Wednesday, 19 January 2011

How best to communicate with young people?

This evening there was a consultation event for young people and Cornwall Councillors held at Jericho's in Launceston. The participants came from our town, Callington and Bude areas and ranged in age from 14-18.

The evening split into three parts. There were some presentations from young people on the sort of projects they are involved in, a 'speed dating' session for young people to chat with the councillors about different issues and a discussion about the best and worst aspects of each town.

During the speed dating session I was discussing how best to communicate with young people. We chatted about the ways in which young people themselves like to communicate - with Facebook coming out by far the most popular - and how they would get in touch with decision makers such as councillors if they wanted to have their say. Again, a lot of the participants want to be able to communicate with elected politicians via Facebook, but there was also mention of email, phone, text and going along to surgeries.

I mentioned that Cornwall Council broadcasts bigger meetings via webcast and most people there thought that this was a good thing and they would watch a debate if it was on a subject that they were interested in. But they also wanted to be able to have their say on the subject as you can with, for instance, a Youtube video. I think that there is still a way for Cornwall Council to go in making the webcast truly interactive, but we are on the right track.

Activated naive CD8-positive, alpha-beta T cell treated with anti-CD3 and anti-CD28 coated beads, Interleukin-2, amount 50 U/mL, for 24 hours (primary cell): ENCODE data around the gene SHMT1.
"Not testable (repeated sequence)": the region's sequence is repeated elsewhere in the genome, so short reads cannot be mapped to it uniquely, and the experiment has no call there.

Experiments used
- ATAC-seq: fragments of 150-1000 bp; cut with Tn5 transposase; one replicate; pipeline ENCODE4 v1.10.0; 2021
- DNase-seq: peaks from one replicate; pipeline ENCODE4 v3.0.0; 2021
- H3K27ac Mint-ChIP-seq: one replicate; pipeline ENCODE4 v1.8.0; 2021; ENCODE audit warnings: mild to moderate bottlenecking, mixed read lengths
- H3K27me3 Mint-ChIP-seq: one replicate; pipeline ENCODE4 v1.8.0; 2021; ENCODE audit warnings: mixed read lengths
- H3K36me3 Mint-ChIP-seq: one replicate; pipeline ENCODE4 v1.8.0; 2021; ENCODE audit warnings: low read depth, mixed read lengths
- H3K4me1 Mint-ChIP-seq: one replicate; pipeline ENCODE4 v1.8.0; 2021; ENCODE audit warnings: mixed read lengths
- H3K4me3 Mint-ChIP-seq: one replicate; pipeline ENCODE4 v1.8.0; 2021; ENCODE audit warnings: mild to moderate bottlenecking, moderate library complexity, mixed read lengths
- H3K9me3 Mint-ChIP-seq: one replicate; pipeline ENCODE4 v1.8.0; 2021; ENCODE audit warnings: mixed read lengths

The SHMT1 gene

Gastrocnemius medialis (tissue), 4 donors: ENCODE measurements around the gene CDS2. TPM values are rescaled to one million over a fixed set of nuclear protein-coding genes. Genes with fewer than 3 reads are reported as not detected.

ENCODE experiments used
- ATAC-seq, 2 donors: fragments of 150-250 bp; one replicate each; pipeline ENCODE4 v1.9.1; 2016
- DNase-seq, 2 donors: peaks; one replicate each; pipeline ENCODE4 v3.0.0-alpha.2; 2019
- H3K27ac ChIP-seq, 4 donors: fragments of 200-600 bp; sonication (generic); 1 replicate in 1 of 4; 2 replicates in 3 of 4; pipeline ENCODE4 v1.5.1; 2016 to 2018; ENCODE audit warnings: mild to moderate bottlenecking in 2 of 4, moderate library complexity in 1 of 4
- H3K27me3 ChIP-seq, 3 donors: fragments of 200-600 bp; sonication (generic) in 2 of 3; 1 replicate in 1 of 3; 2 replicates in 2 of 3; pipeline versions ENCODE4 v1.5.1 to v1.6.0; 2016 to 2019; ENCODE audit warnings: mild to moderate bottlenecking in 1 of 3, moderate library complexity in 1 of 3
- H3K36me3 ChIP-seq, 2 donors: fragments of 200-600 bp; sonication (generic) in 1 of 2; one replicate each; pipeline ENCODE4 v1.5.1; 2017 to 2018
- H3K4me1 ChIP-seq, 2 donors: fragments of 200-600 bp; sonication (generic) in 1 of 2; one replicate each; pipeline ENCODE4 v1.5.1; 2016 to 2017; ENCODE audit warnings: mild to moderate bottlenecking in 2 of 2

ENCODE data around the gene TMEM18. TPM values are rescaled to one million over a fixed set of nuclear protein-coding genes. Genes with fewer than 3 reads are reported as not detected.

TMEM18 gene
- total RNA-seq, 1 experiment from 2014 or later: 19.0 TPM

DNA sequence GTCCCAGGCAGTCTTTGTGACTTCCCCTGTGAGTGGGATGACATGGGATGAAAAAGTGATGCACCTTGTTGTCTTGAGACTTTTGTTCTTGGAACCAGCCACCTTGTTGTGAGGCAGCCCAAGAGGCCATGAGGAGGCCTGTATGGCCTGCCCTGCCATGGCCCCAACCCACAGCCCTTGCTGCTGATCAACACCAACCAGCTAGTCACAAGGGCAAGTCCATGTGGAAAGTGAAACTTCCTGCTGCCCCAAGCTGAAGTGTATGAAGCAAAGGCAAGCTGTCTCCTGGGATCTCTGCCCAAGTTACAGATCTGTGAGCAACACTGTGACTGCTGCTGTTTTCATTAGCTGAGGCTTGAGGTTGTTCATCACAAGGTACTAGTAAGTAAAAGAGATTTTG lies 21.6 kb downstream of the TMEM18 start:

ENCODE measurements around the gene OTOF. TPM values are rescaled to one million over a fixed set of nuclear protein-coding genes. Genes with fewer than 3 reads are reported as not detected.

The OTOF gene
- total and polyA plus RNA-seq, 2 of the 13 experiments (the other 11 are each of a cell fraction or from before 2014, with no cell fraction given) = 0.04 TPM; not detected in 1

I also mentioned this blog and twitter. Not that many people at the event use Twitter but those that do thought that being able to get in touch with a councillor via the medium was a good thing. As for blogs, the view tended to be that they would read a local blog or a specific post on a subject that interested them but that it would have to be relevant to their lives to be interesting.

And finally, what about traditional political leaflets? Most young people said they did not see these and would not be particularly interested even if they did.

The event was wrapped up by Launceston's own MC Tricky who succeeded in rapping about the discussions in his own unique way.

Also tonight, there was a promotional event for the Eden Project's Barefoot Games, a volunteer scheme for young people aged 16-25 which took place at the Eagle House Hotel. There will be another event in a couple of weeks or so and I'll post more details about this then.

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